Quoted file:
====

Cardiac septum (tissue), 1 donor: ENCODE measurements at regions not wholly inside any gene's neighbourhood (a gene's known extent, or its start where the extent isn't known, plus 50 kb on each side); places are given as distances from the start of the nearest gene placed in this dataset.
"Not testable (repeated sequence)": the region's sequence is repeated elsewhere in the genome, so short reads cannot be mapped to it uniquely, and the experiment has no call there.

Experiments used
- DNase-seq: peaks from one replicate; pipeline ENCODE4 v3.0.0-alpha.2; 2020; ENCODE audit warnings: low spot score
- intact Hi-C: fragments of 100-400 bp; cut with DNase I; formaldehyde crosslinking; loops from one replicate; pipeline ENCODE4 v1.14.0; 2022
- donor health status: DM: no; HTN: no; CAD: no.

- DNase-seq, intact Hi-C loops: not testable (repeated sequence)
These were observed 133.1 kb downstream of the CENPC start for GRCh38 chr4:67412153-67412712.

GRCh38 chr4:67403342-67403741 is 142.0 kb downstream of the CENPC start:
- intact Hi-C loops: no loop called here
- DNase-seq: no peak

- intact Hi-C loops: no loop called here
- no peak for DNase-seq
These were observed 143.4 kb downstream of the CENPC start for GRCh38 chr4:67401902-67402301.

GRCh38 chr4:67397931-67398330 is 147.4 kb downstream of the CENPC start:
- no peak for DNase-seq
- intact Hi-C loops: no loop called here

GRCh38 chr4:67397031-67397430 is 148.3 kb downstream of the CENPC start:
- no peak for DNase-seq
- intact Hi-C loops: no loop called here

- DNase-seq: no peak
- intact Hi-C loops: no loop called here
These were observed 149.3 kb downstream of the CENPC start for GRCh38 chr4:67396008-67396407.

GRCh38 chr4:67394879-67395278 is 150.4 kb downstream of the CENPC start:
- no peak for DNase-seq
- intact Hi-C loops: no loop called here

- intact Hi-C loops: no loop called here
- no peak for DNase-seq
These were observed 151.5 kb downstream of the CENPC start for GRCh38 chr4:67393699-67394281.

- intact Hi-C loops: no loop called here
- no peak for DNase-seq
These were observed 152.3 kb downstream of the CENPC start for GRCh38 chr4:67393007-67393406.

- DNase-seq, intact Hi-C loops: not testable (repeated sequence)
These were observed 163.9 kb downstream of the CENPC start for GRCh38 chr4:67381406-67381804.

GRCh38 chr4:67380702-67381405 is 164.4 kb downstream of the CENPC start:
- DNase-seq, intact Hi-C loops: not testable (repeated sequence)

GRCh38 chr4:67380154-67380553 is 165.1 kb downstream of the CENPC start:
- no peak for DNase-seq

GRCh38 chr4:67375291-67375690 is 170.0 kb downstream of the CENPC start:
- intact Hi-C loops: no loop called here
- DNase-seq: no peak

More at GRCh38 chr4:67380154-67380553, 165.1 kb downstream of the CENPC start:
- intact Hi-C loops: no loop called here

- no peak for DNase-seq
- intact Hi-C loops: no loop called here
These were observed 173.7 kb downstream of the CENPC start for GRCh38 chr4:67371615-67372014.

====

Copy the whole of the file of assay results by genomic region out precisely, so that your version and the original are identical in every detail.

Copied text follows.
Cardiac septum (tissue), 1 donor: ENCODE measurements at regions not wholly inside any gene's neighbourhood (a gene's known extent, or its start where the extent isn't known, plus 50 kb on each side); places are given as distances from the start of the nearest gene placed in this dataset.
"Not testable (repeated sequence)": the region's sequence is repeated elsewhere in the genome, so short reads cannot be mapped to it uniquely, and the experiment has no call there.

Experiments used
- DNase-seq: peaks from one replicate; pipeline ENCODE4 v3.0.0-alpha.2; 2020; ENCODE audit warnings: low spot score
- intact Hi-C: fragments of 100-400 bp; cut with DNase I; formaldehyde crosslinking; loops from one replicate; pipeline ENCODE4 v1.14.0; 2022
- donor health status: DM: no; HTN: no; CAD: no.

- DNase-seq, intact Hi-C loops: not testable (repeated sequence)
These were observed 133.1 kb downstream of the CENPC start for GRCh38 chr4:67412153-67412712.

GRCh38 chr4:67403342-67403741 is 142.0 kb downstream of the CENPC start:
- intact Hi-C loops: no loop called here
- DNase-seq: no peak

- intact Hi-C loops: no loop called here
- no peak for DNase-seq
These were observed 143.4 kb downstream of the CENPC start for GRCh38 chr4:67401902-67402301.

GRCh38 chr4:67397931-67398330 is 147.4 kb downstream of the CENPC start:
- no peak for DNase-seq
- intact Hi-C loops: no loop called here

GRCh38 chr4:67397031-67397430 is 148.3 kb downstream of the CENPC start:
- no peak for DNase-seq
- intact Hi-C loops: no loop called here

- DNase-seq: no peak
- intact Hi-C loops: no loop called here
These were observed 149.3 kb downstream of the CENPC start for GRCh38 chr4:67396008-67396407.

GRCh38 chr4:67394879-67395278 is 150.4 kb downstream of the CENPC start:
- no peak for DNase-seq
- intact Hi-C loops: no loop called here

- intact Hi-C loops: no loop called here
- no peak for DNase-seq
These were observed 151.5 kb downstream of the CENPC start for GRCh38 chr4:67393699-67394281.

- intact Hi-C loops: no loop called here
- no peak for DNase-seq
These were observed 152.3 kb downstream of the CENPC start for GRCh38 chr4:67393007-67393406.

- DNase-seq, intact Hi-C loops: not testable (repeated sequence)
These were observed 163.9 kb downstream of the CENPC start for GRCh38 chr4:67381406-67381804.

GRCh38 chr4:67380702-67381405 is 164.4 kb downstream of the CENPC start:
- DNase-seq, intact Hi-C loops: not testable (repeated sequence)

GRCh38 chr4:67380154-67380553 is 165.1 kb downstream of the CENPC start:
- no peak for DNase-seq

GRCh38 chr4:67375291-67375690 is 170.0 kb downstream of the CENPC start:
- intact Hi-C loops: no loop called here
- DNase-seq: no peak

More at GRCh38 chr4:67380154-67380553, 165.1 kb downstream of the CENPC start:
- intact Hi-C loops: no loop called here

- no peak for DNase-seq
- intact Hi-C loops: no loop called here
These were observed 173.7 kb downstream of the CENPC start for GRCh38 chr4:67371615-67372014.